Guests come early to prepare for their event. They bring help to set-up immediately before their event begins. Their amenities arrive and are set-up, either by the vendor or by the guests themselves.

The event concludes and the guests clean-up and take down their set-up.


Either on the same day or shortly after, all amenities and additional event accessories are picked up by the vendor or the guests themselves.


The guest sends thank you's or other follow-up materials to their attendees. They often save an event venue for later if they have had a positive experience.

Setting our goals

With the discovery of the needs and wants of our typical user, we can now start to create our goals and deliverables.

Internally - the new web platform had to increase total conversions (booking hours at a venue) at Neyborly spaces in every market.

From the user's perspective - we needed an experience that continually educated our guests, allows them to book on demand, and builds trust along their multi-stage journey.

When it was all said and done, the team decided to focus on the calendar, booking funnel, and new venue pages. These 3 main points in the user experience defined many of the points of pain and points of success in our typical users journey.

This research and goal setting allowed us to hone in on our first prototypes and stress-tests.

Prototypes, paper testing, and lo-fi UX

And we're off! At this point I was a lead in a team of seven and was still the only UX / UI member. Before it was all said and done we had a product team of ten and I was the head of a four person creative team. We worked on each feature and page using the agile-dev cycle making sure to include our CEO, CTO, and Head of Customer Experience at every point.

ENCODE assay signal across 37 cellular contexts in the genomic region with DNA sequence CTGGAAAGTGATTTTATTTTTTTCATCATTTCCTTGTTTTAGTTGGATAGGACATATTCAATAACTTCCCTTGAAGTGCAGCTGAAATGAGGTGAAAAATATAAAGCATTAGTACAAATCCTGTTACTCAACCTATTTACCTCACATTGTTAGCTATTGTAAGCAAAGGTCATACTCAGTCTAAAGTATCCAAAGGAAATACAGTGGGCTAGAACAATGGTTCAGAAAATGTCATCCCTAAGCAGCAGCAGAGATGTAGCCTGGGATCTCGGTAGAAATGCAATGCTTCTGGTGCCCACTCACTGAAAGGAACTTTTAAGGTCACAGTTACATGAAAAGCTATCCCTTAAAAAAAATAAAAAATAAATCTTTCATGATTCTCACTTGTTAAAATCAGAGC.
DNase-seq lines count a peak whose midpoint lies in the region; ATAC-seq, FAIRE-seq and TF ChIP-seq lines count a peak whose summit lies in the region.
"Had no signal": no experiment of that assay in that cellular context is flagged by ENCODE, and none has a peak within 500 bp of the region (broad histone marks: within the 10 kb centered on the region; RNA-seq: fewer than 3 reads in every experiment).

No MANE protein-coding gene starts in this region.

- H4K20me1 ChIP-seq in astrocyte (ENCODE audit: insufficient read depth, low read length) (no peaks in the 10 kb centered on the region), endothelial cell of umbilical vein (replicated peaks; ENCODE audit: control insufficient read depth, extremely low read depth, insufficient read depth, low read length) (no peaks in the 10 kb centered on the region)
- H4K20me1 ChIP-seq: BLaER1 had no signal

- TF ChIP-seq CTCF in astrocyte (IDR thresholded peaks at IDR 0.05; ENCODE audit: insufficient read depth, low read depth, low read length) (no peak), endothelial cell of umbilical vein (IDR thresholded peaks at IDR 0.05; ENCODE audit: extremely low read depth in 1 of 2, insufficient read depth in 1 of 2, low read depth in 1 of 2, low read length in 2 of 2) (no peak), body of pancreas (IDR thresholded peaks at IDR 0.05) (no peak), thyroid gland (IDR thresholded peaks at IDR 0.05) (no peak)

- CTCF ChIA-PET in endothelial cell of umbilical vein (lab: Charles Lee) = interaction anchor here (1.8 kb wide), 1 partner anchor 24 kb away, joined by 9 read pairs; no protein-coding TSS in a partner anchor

To design and prototype this site I always start with a combination of drawing, Sketch, Illustrator, and index cards.

early splash UX & wires

High Fi & Bringing it to Life

From payment processing to Google Maps integrations we ended up designing dozens of user flows across about one hundred different wireframes. Each lower fidelity concept that had something good was brought up to a high(er) fidelity mockup to show to leadership and investors. We ended up with an impressive array of pages that fit neatly into our user journey and hit as many goals as possible in the time we had allotted.

I used a combination of Figma, inVision, and AdobeXD for hand-off to engineering and leadership.

20+ responsive pages

Alive and well

The site's been live now for just over 50 days ( Nov '19 ) and we're successfully tracking all conversions (which is hovering around 12% for all you data nerds) and have noted a reduced time-to-book from our customer experience team. We'll be tracking these metrics and learning from our work long after I leave.

Some big success points have already show themselves.

1) Neyborly's new site has reduced the workload about ~1 hour every day for each of our customer experience representatives. This is due mainly to the automated booking flow and calendar view being front and center on the venue page.

2) Neyborly has already clocked 2 record breaking revenue days since launch.


My design with Neyborly is nearly as multi-media as you can get. From my recent leadership on the digital product design to my very first sketches of the logo, I loved every bit of it.

If you're looking for my branding work, interior design, or visual identity work at Neyborly - take a look here.

If you'd like to dig deeper into my process, I've built a small instagram where my sketches, ideas, and scratch documents end up for y'all.